The first time I saw Rafa Benítez in person was during an informal chat immediately after a game with a few fans of a group I was running at the time. The truth is none of the organisers of that meeting would have bet a penny that the coach would actually turn up. And not because, according to football practice, a person of his standing (he had been for some time one of the best coaches in the world) is usually inaccessible to the general public. No. He would have nothing to do with elitism. It was because he was known for never taking a break from work. And of course, straight after the match, it was understood that the first thing someone like him would do is go over the notes he had made during the 90 minutes, and the last thing he would do was to meet a group of over-enthusiastic interlopers. Therefore it was a surprise to see him appear at the agreed place and time.
Astonished by this, there was nobody who thought that the meeting would last longer than 5 minutes. A mere formality (a doctor’s visit as my mum would say). A few photos and autographs and another job done. That is the norm in these situations. Besides it would be more than enough. Much more than expected. So at that point in proceedings people were more than satisfied. But with a guy who sorted out a mess one night in May in Istanbul (yes, he of the comeback against Milan in a Champions League Final lost from the first whistle), I suppose that things are never as you would expect. It began to dawn on us. Second surprise of the night. As if he was one of us, the only thing on his mind being to pass the time exchanging views on what had happened on the pitch, our hero began to socialize amiably with each and every one of those present without paying any attention to the time.
It was all becoming interesting but it was to get even better. Not that I am experienced in dealing with professional football people but what I am sure of is that it was not difficult to imagine the conversations between the sports daily newspaper men and those who move these circles. A cluster of platitudes and cliches or, what amounts to the same thing, an unfulfilling chat which will not be remembered by either party. Or maybe by one of them, but it wouldn’t be much of a memory, only a vague one. Third surprise - to be introduced to the Boss and for him to start telling interesting stories was another one. From the story of a young Rafa, still in the process of learning, who gained the confidence of a group of disruptive students when they discovered that they had a lot in common with him (and note that we are talking about chocolate horns on sale in grocery stores) then followed by his refusal to abandon this story out of loyalty to those he was addressing (note this as well, with his mobile in his hand showing the record of incoming calls proving that indeed an offer had been made by another club) and finishing with meanderings through various neighbourhoods of Madrid. Unforgettable .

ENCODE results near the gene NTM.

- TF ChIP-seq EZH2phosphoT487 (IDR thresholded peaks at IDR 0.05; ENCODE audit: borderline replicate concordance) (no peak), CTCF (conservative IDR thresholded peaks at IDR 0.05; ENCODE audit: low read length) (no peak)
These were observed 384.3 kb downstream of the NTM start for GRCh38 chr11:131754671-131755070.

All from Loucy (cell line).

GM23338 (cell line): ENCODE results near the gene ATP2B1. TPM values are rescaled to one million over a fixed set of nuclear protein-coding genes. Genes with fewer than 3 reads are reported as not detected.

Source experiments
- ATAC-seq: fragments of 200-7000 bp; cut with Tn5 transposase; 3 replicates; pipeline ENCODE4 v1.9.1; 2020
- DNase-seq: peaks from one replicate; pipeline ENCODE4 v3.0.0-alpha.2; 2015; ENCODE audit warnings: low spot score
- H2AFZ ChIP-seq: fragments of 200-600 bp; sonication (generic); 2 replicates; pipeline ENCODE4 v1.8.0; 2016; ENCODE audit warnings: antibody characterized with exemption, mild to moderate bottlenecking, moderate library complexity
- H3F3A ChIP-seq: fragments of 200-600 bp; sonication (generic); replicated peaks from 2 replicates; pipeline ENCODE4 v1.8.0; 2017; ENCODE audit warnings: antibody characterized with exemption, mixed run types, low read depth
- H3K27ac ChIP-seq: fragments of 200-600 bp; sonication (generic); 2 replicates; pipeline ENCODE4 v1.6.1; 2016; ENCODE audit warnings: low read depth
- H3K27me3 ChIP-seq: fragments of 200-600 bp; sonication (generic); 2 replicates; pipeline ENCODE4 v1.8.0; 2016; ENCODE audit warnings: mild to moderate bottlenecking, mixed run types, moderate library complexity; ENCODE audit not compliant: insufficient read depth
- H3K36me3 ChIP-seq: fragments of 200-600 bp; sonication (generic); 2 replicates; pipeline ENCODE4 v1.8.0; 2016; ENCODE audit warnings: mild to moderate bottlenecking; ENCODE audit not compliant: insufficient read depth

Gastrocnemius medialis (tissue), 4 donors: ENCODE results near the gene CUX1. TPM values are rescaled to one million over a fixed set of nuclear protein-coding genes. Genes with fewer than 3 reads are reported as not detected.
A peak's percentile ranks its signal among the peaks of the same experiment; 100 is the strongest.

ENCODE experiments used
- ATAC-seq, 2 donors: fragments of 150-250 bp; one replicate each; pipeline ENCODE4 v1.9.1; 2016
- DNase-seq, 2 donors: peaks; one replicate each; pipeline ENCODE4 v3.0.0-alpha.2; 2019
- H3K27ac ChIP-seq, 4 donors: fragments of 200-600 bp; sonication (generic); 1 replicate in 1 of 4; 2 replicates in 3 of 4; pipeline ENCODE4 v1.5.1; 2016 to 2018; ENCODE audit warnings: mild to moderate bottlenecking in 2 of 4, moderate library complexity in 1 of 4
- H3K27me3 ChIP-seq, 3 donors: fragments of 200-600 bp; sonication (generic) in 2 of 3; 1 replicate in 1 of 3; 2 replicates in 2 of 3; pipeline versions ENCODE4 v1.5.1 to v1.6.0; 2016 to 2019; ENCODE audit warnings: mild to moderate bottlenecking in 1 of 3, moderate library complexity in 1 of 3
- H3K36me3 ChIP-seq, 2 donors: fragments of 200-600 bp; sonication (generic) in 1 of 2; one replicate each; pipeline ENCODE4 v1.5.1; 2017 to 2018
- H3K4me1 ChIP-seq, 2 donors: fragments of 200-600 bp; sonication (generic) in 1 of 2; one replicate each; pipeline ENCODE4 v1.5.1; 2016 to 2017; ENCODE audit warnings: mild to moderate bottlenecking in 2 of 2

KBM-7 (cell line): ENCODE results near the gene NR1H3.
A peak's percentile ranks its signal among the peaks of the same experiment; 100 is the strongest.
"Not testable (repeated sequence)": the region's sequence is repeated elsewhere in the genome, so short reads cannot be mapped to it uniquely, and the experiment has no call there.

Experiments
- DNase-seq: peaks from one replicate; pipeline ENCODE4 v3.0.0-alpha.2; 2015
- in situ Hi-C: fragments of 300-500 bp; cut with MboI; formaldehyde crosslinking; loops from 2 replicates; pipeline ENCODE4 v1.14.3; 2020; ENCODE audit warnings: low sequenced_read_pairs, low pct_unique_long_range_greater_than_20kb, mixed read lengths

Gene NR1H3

Since that night, I have not had the chance to speak to the coach in similar circumstances. That’s a pity. Because it was a pleasure. That’s true, and I always say the same thing when I am in other forums talking about Rafa: be careful if you are in a private conversation with him some time, he will surprise you, at least 3 times.
Thanks Rafa. YNWA
He always deflects and downplays any praise and is a very humble person.
The most recent time was in Eurosport when Arsene Wenger said he was an expensive man and he immediately said "not too expensive".
He has done it many times and i remember a journalist who called him "The real special one" and Rafa said to never call him the special one.
But like it or not, you are special.
I remember Mourin*o saying he was embarassed at his salary when there was a financial crisis but actions speak louder than lip service, he later moved to Madrid for another bumper pay packet.
Rafa donated hundreds of thousands of pounds to charities and did not want any attention and we would not have known about many things if the beneficiaries themselves did not stand up and tell us all. These are honourable actions.
It's a disgrace on the media that he does not get the recognition he deserves whereas other people who always claim the fame and place the blame are given maximum attention and applause.
This is also why no matter how hard the media try to vilify him, there is always an army of people who will defend his name and those who can see how good a person he is will never say otherwise.
This is why the website had around 3/4's of a million impressions when it was launched.
He is a legend and many supporters of LFC know it, love him for it and can't wait for him to return one day....fingers crossed!
Its amazing how one man can change your life, I was around 15 when he became Liverpool manager, and straight away I loved him. I then decided I wanted to become a football manager, Rafa shaped my future. 7 years on my dream is still there, progressing up the ladder, however I have one person to thank, that person is the Special One (Mr Rafa Benitez) a legend in my eyes, the one who changed my life, the one who I look upto, the one I admire.
I try and copy his blueprint. A real legend
Thank you Rafa
His knowledge of the game, relationship with the fans is truly unique. I look forward to seeing the next teams Rafa puts out, hoping one day he will return home.
It is an honour to have been a Liverpool fan under him and I cherish the opportunities to get to know him, at all time.